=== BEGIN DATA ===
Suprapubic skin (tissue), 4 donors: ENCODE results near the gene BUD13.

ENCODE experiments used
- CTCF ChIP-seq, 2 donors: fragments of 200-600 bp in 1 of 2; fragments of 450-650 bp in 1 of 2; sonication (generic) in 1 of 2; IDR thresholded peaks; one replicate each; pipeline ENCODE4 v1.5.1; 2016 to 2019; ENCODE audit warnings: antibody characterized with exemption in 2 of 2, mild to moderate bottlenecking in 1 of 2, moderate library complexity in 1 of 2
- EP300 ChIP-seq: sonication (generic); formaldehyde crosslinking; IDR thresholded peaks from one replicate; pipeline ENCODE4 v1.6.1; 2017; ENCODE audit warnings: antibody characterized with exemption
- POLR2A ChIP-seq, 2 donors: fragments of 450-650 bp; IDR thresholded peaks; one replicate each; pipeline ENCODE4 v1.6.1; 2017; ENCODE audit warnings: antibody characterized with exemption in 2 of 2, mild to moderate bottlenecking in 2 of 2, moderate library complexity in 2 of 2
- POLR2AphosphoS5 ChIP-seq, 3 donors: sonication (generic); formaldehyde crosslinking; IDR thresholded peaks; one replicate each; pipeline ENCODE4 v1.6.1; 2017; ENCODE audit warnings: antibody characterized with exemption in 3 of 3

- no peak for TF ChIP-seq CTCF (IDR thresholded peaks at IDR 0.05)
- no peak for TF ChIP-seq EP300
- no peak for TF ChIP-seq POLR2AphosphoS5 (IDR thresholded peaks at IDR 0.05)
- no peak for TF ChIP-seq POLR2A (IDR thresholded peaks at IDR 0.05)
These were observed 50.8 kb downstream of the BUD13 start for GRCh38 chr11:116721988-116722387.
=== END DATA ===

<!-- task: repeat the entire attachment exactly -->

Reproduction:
Suprapubic skin (tissue), 4 donors: ENCODE results near the gene BUD13.

ENCODE experiments used
- CTCF ChIP-seq, 2 donors: fragments of 200-600 bp in 1 of 2; fragments of 450-650 bp in 1 of 2; sonication (generic) in 1 of 2; IDR thresholded peaks; one replicate each; pipeline ENCODE4 v1.5.1; 2016 to 2019; ENCODE audit warnings: antibody characterized with exemption in 2 of 2, mild to moderate bottlenecking in 1 of 2, moderate library complexity in 1 of 2
- EP300 ChIP-seq: sonication (generic); formaldehyde crosslinking; IDR thresholded peaks from one replicate; pipeline ENCODE4 v1.6.1; 2017; ENCODE audit warnings: antibody characterized with exemption
- POLR2A ChIP-seq, 2 donors: fragments of 450-650 bp; IDR thresholded peaks; one replicate each; pipeline ENCODE4 v1.6.1; 2017; ENCODE audit warnings: antibody characterized with exemption in 2 of 2, mild to moderate bottlenecking in 2 of 2, moderate library complexity in 2 of 2
- POLR2AphosphoS5 ChIP-seq, 3 donors: sonication (generic); formaldehyde crosslinking; IDR thresholded peaks; one replicate each; pipeline ENCODE4 v1.6.1; 2017; ENCODE audit warnings: antibody characterized with exemption in 3 of 3

- no peak for TF ChIP-seq CTCF (IDR thresholded peaks at IDR 0.05)
- no peak for TF ChIP-seq EP300
- no peak for TF ChIP-seq POLR2AphosphoS5 (IDR thresholded peaks at IDR 0.05)
- no peak for TF ChIP-seq POLR2A (IDR thresholded peaks at IDR 0.05)
These were observed 50.8 kb downstream of the BUD13 start for GRCh38 chr11:116721988-116722387.